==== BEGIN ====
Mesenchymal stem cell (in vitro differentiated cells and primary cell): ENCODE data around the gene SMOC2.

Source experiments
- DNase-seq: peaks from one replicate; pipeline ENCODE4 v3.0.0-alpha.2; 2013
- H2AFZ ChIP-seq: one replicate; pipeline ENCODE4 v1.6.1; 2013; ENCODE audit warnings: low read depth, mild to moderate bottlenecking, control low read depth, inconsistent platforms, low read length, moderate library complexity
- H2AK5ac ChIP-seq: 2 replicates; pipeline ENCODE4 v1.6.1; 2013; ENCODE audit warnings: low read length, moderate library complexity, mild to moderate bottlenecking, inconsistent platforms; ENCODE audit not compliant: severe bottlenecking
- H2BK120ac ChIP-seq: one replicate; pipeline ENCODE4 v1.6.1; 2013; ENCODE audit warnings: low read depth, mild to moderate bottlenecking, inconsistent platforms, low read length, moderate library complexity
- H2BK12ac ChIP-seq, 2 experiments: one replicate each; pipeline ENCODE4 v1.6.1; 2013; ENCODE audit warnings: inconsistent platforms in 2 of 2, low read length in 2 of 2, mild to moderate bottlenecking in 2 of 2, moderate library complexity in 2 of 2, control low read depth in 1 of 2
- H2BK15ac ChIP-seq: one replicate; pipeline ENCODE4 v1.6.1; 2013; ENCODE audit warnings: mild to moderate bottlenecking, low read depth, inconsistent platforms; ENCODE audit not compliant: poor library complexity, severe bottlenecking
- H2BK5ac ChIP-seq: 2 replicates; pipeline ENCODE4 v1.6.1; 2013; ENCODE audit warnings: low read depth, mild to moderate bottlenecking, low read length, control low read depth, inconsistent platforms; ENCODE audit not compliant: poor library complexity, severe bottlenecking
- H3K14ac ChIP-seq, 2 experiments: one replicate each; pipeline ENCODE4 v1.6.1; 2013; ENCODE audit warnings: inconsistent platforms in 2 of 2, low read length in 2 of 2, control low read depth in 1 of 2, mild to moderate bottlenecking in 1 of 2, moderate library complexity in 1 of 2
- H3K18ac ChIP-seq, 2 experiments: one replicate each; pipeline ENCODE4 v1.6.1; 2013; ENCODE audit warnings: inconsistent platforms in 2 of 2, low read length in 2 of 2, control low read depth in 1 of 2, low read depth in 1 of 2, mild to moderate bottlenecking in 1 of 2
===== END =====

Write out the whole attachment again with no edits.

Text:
Mesenchymal stem cell (in vitro differentiated cells and primary cell): ENCODE data around the gene SMOC2.

Source experiments
- DNase-seq: peaks from one replicate; pipeline ENCODE4 v3.0.0-alpha.2; 2013
- H2AFZ ChIP-seq: one replicate; pipeline ENCODE4 v1.6.1; 2013; ENCODE audit warnings: low read depth, mild to moderate bottlenecking, control low read depth, inconsistent platforms, low read length, moderate library complexity
- H2AK5ac ChIP-seq: 2 replicates; pipeline ENCODE4 v1.6.1; 2013; ENCODE audit warnings: low read length, moderate library complexity, mild to moderate bottlenecking, inconsistent platforms; ENCODE audit not compliant: severe bottlenecking
- H2BK120ac ChIP-seq: one replicate; pipeline ENCODE4 v1.6.1; 2013; ENCODE audit warnings: low read depth, mild to moderate bottlenecking, inconsistent platforms, low read length, moderate library complexity
- H2BK12ac ChIP-seq, 2 experiments: one replicate each; pipeline ENCODE4 v1.6.1; 2013; ENCODE audit warnings: inconsistent platforms in 2 of 2, low read length in 2 of 2, mild to moderate bottlenecking in 2 of 2, moderate library complexity in 2 of 2, control low read depth in 1 of 2
- H2BK15ac ChIP-seq: one replicate; pipeline ENCODE4 v1.6.1; 2013; ENCODE audit warnings: mild to moderate bottlenecking, low read depth, inconsistent platforms; ENCODE audit not compliant: poor library complexity, severe bottlenecking
- H2BK5ac ChIP-seq: 2 replicates; pipeline ENCODE4 v1.6.1; 2013; ENCODE audit warnings: low read depth, mild to moderate bottlenecking, low read length, control low read depth, inconsistent platforms; ENCODE audit not compliant: poor library complexity, severe bottlenecking
- H3K14ac ChIP-seq, 2 experiments: one replicate each; pipeline ENCODE4 v1.6.1; 2013; ENCODE audit warnings: inconsistent platforms in 2 of 2, low read length in 2 of 2, control low read depth in 1 of 2, mild to moderate bottlenecking in 1 of 2, moderate library complexity in 1 of 2
- H3K18ac ChIP-seq, 2 experiments: one replicate each; pipeline ENCODE4 v1.6.1; 2013; ENCODE audit warnings: inconsistent platforms in 2 of 2, low read length in 2 of 2, control low read depth in 1 of 2, low read depth in 1 of 2, mild to moderate bottlenecking in 1 of 2